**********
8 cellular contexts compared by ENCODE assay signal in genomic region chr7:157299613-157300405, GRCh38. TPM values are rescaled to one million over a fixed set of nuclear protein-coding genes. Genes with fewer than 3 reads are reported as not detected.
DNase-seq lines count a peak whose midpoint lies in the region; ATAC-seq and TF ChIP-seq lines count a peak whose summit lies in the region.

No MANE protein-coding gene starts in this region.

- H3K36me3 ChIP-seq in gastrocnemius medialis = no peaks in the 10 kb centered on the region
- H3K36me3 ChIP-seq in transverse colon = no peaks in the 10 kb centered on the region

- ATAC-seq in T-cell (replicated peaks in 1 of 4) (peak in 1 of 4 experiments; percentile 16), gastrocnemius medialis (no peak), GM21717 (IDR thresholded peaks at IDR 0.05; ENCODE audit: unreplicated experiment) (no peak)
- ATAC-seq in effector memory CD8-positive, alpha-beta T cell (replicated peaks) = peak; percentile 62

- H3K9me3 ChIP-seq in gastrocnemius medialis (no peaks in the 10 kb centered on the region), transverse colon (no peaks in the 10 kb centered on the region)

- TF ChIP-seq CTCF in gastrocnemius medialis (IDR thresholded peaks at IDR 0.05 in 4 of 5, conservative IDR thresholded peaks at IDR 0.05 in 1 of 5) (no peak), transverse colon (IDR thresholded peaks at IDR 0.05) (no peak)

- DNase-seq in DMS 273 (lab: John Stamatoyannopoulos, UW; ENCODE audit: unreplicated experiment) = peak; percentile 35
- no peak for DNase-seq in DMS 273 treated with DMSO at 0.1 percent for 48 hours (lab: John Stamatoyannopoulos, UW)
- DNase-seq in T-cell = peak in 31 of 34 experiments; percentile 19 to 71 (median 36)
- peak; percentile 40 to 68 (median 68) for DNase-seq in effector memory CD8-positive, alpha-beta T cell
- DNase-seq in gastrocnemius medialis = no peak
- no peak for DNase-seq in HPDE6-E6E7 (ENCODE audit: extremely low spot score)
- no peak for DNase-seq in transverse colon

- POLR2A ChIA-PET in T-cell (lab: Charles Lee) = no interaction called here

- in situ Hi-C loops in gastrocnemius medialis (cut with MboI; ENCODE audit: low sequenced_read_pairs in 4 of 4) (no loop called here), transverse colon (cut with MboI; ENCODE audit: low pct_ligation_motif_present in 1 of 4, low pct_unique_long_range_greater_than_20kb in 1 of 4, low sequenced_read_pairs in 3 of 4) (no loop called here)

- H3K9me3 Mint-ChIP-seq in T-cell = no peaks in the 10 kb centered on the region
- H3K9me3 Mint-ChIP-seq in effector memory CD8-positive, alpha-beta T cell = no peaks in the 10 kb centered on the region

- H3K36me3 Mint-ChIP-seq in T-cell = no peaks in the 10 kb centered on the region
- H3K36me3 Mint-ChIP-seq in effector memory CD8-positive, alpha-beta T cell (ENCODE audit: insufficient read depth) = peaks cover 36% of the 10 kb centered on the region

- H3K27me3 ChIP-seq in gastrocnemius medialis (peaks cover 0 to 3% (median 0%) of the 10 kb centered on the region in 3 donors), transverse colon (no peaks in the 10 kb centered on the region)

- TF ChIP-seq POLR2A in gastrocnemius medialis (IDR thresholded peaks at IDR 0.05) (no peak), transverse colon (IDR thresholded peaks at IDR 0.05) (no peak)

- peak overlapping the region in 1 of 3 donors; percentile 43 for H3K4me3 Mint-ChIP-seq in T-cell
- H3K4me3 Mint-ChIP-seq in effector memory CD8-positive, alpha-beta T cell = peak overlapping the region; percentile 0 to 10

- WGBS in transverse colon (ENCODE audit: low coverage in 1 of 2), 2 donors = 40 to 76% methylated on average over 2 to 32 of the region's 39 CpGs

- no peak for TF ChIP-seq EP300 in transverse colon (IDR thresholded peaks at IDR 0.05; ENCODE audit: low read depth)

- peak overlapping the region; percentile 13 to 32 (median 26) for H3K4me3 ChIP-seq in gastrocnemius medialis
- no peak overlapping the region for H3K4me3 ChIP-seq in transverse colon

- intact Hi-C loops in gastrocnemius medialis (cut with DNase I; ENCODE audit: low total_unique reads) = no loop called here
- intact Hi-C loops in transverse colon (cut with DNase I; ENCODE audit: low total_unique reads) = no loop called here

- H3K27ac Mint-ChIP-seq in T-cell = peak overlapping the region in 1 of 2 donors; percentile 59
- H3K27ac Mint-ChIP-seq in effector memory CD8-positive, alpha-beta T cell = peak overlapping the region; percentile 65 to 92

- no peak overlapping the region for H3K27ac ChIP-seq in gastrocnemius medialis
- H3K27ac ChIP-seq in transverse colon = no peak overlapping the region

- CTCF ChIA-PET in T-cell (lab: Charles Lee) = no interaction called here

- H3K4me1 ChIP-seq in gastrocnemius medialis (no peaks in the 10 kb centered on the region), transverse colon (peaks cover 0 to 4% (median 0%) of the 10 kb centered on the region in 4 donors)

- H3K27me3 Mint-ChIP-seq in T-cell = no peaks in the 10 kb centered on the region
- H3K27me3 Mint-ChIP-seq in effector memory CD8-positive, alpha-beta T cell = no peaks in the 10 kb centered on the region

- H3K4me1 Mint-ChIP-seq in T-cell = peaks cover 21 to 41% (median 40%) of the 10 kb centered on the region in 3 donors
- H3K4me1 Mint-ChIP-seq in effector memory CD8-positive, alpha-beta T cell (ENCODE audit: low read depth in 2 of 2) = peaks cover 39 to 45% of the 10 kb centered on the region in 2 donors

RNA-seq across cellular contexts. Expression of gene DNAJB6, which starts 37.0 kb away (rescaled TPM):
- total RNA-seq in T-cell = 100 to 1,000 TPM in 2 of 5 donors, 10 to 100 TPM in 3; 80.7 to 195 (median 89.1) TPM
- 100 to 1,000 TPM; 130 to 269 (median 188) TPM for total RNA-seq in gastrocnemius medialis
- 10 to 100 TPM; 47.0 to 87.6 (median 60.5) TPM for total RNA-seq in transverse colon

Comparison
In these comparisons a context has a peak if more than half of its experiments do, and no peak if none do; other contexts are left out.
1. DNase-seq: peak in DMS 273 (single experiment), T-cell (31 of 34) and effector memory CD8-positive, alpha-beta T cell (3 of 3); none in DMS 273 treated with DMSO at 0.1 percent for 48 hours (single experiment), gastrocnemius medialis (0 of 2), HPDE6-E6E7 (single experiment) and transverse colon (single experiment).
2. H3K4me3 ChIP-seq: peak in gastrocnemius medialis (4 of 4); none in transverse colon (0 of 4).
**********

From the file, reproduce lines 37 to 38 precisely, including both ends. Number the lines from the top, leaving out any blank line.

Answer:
- CTCF ChIA-PET in T-cell (lab: Charles Lee) = no interaction called here

- H3K4me1 ChIP-seq in gastrocnemius medialis (no peaks in the 10 kb centered on the region), transverse colon (peaks cover 0 to 4% (median 0%) of the 10 kb centered on the region in 4 donors)